Five years ago, many people who had spent years criticizing the UK government's use of information technology woke up to a profound change. As the entrepreneur and activist William Heath wrote and I followed up a few months later, suddenly technically valuable people saw UK government as an unbeatable opportunity to make a positive impact on tens of millions of lives. The Government Digital Service was created with a mandate from the Cabinet Office by people like Mike Bracken, Tom Loosemore, and a bunch of others to reinvent government IT. Partly, this was sheer necessity: there was, as the outgoing chancellor had informed the incoming chancellor, no money. Giant, failed IT projects that wasted billions of pounds were now unaffordable luxuries.
There was always one big proviso: how to root the ideas behind GDS so firmly it couldn't be discarded later. Bryan Glick, who seems to be GDS's chief chronicler, summed this up in an August blog posting discussing how to break up GDS without breaking it up: entangle its influence until its own existence was no longer necessary. Yes, GDS has had its failures, as The Register has been happy to document, but it's had successes, too. It is now far easier for a normal person to find government information; Gov.uk is doing its job. Still, there is a long, long way to go to Heath's original dream of government as our service, digitally delivered. A much more profound shift away from centralized hierarchy is needed.
The battle between centralization and decentralization underpins many current disputes: legacy telephone companies and the internet (at least, as originally conceived); personal data stores that groups like Mydex are building versus the data mountains whose breaches appear in daily news headlines. Ultimately, centralization leads to the collect-all-data-in-case-it's-useful mentality of the Investigatory Powers bill, and it's deeply embedded in British government, as Yes, Minister writer Antony Jay said last year. It's not clear how much of a dent GDS has been able to make in that entrenched mode of thinking.
As soon as Bracken and Loosemore announced their departures, the immediate question was: will GDS survive? The civil servants I know all seemed optimistic at the time. Oh, yes, they said: there are so many good people left. They're prepared.
But are they now? Glick and departing GDSers themselves have been documenting a stream of departures ever since, some willing, some not. A few - such as former GDS program manager Andrew Greenway, Anne Kempster, and GDS co-founder Etienne Pollard - have made their frustration public. "Whitehall always wins," Greenway observed gloomily in August, calling GDS's prognosis "defenestration".
Even less optimism surrounds the source of the incoming director, Kevin Cunnington, whose previous job was leading business transformation for the Department of Work and Pensions. Which - whether it's the reality or not - sounds much more like a traditional civil servant than the cheeky folks who founded GDS and who populate the monthly first-Thursday teacamps.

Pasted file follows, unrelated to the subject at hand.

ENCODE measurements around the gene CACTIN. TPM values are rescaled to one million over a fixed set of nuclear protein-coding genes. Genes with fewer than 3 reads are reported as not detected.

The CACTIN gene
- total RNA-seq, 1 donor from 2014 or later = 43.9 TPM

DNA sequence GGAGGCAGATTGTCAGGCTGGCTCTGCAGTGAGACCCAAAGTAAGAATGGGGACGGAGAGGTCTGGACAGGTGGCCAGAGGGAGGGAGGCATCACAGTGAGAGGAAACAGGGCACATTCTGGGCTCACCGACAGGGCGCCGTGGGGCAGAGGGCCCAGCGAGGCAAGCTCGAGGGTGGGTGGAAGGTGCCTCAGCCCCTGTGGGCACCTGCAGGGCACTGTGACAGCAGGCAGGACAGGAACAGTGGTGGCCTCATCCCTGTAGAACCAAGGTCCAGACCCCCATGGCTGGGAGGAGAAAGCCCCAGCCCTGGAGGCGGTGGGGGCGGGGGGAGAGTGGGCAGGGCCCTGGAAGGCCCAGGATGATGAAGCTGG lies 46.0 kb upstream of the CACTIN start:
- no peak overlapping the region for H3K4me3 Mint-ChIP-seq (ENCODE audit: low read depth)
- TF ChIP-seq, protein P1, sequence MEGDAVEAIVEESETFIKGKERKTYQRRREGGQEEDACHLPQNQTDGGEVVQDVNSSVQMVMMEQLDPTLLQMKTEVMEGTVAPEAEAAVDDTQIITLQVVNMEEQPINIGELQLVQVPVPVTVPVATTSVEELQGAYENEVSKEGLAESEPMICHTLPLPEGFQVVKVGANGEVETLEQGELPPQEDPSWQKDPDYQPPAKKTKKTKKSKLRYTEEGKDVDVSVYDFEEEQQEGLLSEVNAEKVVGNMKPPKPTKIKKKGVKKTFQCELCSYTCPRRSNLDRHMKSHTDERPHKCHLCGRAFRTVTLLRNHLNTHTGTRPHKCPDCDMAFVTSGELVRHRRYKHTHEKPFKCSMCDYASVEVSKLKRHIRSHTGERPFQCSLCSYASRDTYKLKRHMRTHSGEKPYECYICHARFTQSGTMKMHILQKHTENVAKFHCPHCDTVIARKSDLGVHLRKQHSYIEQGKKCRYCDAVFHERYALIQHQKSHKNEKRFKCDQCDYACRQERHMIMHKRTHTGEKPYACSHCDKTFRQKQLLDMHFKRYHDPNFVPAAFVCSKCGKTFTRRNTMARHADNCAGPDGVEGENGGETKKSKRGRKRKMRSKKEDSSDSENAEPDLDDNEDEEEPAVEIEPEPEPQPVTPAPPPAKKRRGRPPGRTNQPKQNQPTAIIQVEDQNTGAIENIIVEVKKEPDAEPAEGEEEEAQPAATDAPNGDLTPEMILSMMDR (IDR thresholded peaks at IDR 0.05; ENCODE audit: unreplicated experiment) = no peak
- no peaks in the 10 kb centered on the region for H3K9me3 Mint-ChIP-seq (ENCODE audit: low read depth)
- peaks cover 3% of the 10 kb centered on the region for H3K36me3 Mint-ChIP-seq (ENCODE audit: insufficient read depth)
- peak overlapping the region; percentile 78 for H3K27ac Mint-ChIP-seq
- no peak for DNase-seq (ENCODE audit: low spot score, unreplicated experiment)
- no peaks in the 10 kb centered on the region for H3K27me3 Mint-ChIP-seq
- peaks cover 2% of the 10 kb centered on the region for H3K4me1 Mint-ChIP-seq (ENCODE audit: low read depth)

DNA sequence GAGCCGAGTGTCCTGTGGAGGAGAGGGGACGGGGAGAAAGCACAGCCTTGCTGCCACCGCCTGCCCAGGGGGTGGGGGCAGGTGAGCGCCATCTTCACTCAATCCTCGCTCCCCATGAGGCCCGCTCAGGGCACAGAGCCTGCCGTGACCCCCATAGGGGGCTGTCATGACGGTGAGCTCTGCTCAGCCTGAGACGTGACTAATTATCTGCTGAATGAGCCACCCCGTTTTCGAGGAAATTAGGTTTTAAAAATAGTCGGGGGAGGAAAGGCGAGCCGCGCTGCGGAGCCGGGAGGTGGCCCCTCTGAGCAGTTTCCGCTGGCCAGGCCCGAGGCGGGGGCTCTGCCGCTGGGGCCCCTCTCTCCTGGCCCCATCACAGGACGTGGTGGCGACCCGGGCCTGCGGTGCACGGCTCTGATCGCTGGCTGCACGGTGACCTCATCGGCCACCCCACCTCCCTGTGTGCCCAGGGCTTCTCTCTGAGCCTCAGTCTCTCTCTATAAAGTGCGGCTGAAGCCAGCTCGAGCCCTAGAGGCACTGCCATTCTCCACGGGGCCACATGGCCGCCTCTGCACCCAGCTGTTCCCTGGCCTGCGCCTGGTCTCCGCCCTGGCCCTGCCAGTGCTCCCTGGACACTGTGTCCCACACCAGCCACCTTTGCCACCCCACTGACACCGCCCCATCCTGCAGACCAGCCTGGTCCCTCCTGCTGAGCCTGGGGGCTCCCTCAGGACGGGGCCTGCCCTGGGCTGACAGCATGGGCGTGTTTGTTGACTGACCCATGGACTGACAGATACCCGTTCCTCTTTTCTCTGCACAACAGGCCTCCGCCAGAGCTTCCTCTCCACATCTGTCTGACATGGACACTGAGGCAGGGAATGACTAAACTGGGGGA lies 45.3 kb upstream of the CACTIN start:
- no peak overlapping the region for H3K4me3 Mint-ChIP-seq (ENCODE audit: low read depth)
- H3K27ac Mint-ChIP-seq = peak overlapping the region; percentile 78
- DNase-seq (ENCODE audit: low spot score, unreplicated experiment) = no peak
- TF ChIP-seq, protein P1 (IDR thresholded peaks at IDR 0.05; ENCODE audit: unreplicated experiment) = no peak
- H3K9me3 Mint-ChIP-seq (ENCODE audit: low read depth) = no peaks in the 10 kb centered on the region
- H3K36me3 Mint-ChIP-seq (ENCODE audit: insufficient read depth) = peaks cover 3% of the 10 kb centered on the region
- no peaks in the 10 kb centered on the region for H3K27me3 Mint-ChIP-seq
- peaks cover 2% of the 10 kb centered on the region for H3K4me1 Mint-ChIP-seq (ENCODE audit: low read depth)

A year ago, most of the civil servants and civil-service-adjacents of my acquaintance were optimistic about the survival of GDS's culture: yes, some people had left, but many good ones were left. And then there was practicality: why would anyone want to interfere with an organization that was saving the government millions, if not billions, of pounds a year?
Jay and co-writer Jonathan Lynn had an answer: "There has to be some way to measure success in the civil service," senior civil servant Sir Humphrey Appleby (Nigel Hawthorne) explains (Season 1, episode 3, "The Economy Drive") to his naive junior, Bernard Woolley (Derek Fowldes). "British Leyland measure their success by the size of its profits - or, to be more accurate, they measure their failure by the size of their losses. We don't have profits and losses. We have to measure our success by the size of our staff and our budget. By definition, Bernard, a big department is more successful than a small one." The subject of their discussion: a northern region that has saved £32 million. "Suppose everyone went around saving money irresponsibly all over the place?"
In the teacamp piece linked above, Heath outlined three steps: 1) transform government publishing; 2) transform government transactions; 3) transform policy. At the time, late 2013, he estimated that we were in the middle of step two. That is where we are still: Verify, intended to create a market for identity and authentication services, seems to have stalled; and although some transactions are in fact now remarkably easy much remains unchanged. Step three remains a dream. The fallout from the EU referendum seems to me to provide an excellent excuse for departments to stall, perhaps permanently.
"In government, if you're not pushing forward you are going backwards at a pace of knots," a knowledgeable acquaintance said recently.
Nonetheless, others close to the situation are convinced that while this iteration of GDS is likely, even probably, finished, its people will fan out across government departments in a diaspora that will ultimately spread change throughout Whitehall. A pessimist would say, "Divided and conquered."
Wendy M. Grossman is the 2013 winner of the Enigma Award. Her Web site has an extensive archive of her books, articles, and music, and an archive of earlier columns in this series. Stories about the border wars between cyberspace and real life are posted occasionally during the week at the net.wars Pinboard - or follow on Twitter.